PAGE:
In his short pontificate Pope Benedict XVI became the “green pope.” He was the one who really did do much to bridge a gap between faith and ecology. In his mind, faith and ecology appeals not only a respect for the environment but it is integral for a profound respect for human dignity, womb to tomb. Hence, a respect for creation is also a pro life stance; pro life work is properly called a “human ecology.”

The Brazilian bishops in 2011 heard Benedict teach that “man is not God, but his image, that is why he must try to be more sensitive to the presence of God in what surrounds him: in all creatures and, especially, int eh human in whom there is a certain epiphany of God.” To do otherwise, establishes in humanity “contempt for himself and for what surrounds him.”

Hence, “This is why the first ecology that must be defended is ‘human ecology.’ That is, without a clear defense of human life, from its conception to its natural death, without a defense of the family based on marriage between a man and a woman, without a defense of those who are excluded and marginalized by society, without forgetting in this context those who lose everything, victims of natural disasters, there can never be talk of a genuine defense of the environment…. [There is] “an imperative that stems from the awareness that God entrusts his creation to man, not so that he can exercise over it an arbitrary dominion, but to preserve and care for it, as a son takes care of his father’s inheritance.”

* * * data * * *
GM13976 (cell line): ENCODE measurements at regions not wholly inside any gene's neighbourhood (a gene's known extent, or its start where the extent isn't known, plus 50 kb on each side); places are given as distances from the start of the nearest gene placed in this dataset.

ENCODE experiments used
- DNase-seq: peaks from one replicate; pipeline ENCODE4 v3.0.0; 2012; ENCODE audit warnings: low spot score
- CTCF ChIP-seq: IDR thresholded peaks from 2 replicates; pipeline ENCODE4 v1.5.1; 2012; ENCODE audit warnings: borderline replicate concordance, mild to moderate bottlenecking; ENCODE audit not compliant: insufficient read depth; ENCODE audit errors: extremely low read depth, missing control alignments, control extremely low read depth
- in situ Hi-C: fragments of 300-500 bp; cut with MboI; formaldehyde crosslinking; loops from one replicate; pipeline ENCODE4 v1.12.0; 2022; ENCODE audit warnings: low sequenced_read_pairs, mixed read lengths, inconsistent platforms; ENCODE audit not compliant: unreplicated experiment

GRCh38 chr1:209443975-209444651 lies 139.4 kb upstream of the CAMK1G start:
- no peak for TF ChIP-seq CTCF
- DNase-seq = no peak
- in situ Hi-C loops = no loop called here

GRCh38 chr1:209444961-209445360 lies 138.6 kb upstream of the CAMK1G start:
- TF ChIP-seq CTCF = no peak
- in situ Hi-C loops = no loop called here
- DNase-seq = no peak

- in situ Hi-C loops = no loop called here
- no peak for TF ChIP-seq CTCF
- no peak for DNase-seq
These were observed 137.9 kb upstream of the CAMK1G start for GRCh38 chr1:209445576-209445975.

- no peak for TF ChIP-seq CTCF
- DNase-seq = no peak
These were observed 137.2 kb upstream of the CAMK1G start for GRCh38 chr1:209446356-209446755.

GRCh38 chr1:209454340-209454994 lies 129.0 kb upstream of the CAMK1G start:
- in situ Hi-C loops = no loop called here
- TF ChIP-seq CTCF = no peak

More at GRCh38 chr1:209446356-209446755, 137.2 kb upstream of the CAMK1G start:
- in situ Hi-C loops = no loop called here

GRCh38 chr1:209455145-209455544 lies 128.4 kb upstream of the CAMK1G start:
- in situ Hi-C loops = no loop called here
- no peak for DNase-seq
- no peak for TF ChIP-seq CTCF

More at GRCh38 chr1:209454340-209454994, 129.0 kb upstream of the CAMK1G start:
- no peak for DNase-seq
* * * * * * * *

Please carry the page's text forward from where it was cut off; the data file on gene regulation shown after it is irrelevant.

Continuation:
Actually, the church can call other popes by the same title. Nevertheless, the emphasis today is care for what has given us as a gift to cherish, and to work effectively with, the earth. In 2011 Benedict addressed Italian students calling them to be “guardians of nature” by walking the path prepared by Saint Francis of Assisi, patron saint of ecology.

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Today is Earth Day, an observance started in 1970 to encourage us to breathe fresh air, enjoy nature and do something respectful of creation.

The pope emeritus said, “Today more than ever, it has becomes clear that respect for the environment cannot forget the recognition of the value of the human person and its inviolability at every stage and in every condition of life. Respect for the human being and respect for nature are one, but both can grow and find their right measure if we respect in the human being and in nature the Creator and his creation. On this, dear young people, I believe to find allies in you, true “guardians of life and creation.”


In 2010, Pope Benedict wrote in message on the World Day of Peace,

Twenty years ago, Pope John Paul II devoted his Message for the World Day of Peace to the theme: Peace with God the Creator, Peace with All of Creation. He emphasized our relationship, as God’s creatures, with the universe all around us. “In our day”, he wrote, “there is a growing awareness that world peace is threatened … also by a lack of due respect for nature“. He added that “ecological awareness, rather than being downplayed, needs to be helped to develop and mature, and find fitting expression in concrete programs and initiatives.” Previous Popes had spoken of the relationship between human beings and the environment. In 1971, for example, on the eightieth anniversary of Leo XIII‘s Encyclical Rerum Novarum, Paul VI pointed out that “by an ill-considered exploitation of nature (man) risks destroying it and becoming in his turn the victim of this degradation”. He added that “not only is the material environment becoming a permanent menace – pollution and refuse, new illnesses and absolute destructive capacity – but the human framework is no longer under man’s control, thus creating an environment for tomorrow which may well be intolerable. This is a wide-ranging social problem which concerns the entire human family.”